This grouping concisely summarizes the whole mind/body dichotomy, brought to light by DesCartes; furthermore, it goes a long way toward a coherent analysis of the way we experience and process sensual and abstract experience. However, the problems it uncovers inevitably leads the way back to the idea that two is not enough--there is THIRD thing that is necessary to make the system work. Two cancel each other out no matter how hard he tries to prove otherwise--it is the THIRD thing, the conduit, that allows the energy to flow from the abstract to the physical.

I don't know why Kant couldn't see his way to consider the THIRD thing; there are so many systems of three in the physical AND mental planes. Perhaps the system of threes occurs elsewhere in Kant's writings, but as far as The Critique of Pure Reason goes, Kant's dualism leads inevitably to duplicity (ha ha). For now let us just be reminded that many, many dynamic systems in nature tend to include groups of three--why should not the system of the transduction of spiritual consciousness into mundane consciousness not also depend on some kind of "threeness"? The threeness we are talking about is merely the duality of Infinite God and finite Man with Jesus as the connecting link between them. In this subject-predecate-object scenario, God is clearly the subject, Man is clearly the object, and Jesus the quickening infinitive. Jesus always emerges as the ultimate source of all spiritual experience because it was His sacrifice that empowered Him to act as the intermediary between Man and God. Without this living intermediary, spiritual experience on the physical plane would be impossible.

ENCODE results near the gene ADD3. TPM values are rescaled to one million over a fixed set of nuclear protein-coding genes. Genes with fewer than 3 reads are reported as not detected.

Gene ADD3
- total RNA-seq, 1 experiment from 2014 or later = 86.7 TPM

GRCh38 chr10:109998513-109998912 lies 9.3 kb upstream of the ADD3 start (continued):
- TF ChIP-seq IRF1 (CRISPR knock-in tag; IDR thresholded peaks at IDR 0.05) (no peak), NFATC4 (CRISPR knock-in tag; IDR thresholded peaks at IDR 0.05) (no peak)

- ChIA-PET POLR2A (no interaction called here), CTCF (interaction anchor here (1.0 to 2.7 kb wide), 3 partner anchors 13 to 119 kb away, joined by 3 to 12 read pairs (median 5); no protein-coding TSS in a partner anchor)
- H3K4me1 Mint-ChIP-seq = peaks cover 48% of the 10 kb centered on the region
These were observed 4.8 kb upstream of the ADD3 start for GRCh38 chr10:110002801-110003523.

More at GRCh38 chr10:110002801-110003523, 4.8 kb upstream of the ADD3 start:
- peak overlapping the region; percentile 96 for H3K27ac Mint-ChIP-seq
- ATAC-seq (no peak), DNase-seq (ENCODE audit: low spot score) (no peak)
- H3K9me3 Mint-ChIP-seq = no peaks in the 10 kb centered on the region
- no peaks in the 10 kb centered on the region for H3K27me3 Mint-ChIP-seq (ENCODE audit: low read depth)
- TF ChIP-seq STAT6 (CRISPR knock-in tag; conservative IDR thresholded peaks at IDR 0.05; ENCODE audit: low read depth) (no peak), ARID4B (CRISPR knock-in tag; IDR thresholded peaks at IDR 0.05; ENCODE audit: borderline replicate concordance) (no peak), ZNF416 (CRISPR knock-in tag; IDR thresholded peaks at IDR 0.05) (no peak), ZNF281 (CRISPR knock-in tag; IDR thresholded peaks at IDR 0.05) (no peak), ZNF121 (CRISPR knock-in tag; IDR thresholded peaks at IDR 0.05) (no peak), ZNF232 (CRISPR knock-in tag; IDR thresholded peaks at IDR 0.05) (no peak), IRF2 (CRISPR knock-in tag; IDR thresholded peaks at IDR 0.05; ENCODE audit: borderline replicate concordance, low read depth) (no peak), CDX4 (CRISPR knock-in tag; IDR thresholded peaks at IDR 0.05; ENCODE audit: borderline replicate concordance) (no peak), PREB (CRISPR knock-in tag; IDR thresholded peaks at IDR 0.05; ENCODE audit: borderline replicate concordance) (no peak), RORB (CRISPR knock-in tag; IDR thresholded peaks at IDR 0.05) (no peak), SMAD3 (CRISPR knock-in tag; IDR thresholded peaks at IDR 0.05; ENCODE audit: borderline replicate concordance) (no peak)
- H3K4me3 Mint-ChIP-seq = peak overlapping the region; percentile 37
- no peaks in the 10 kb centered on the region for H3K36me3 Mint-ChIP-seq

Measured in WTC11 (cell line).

A short list of dynamic 3's would include:

father-son-holy ghost
(from Harry A. Ironside)
the heart (to feel), the mind (to think), and the will (to decide)

The list goes on.

There is an an archetypal image that appears in many ancient religious symbologies--an image that has been meaningful and helpful to me over the years: it is the image of the gateway between two sphinxes. We see this image in one form or another in much of the architecture of ancient cities, and, more recently, in the movie The Fellowship of the Ring, when the heroes row their boats through a narrow strait guarded, by two great forbidding statues standing on opposite banks of the river.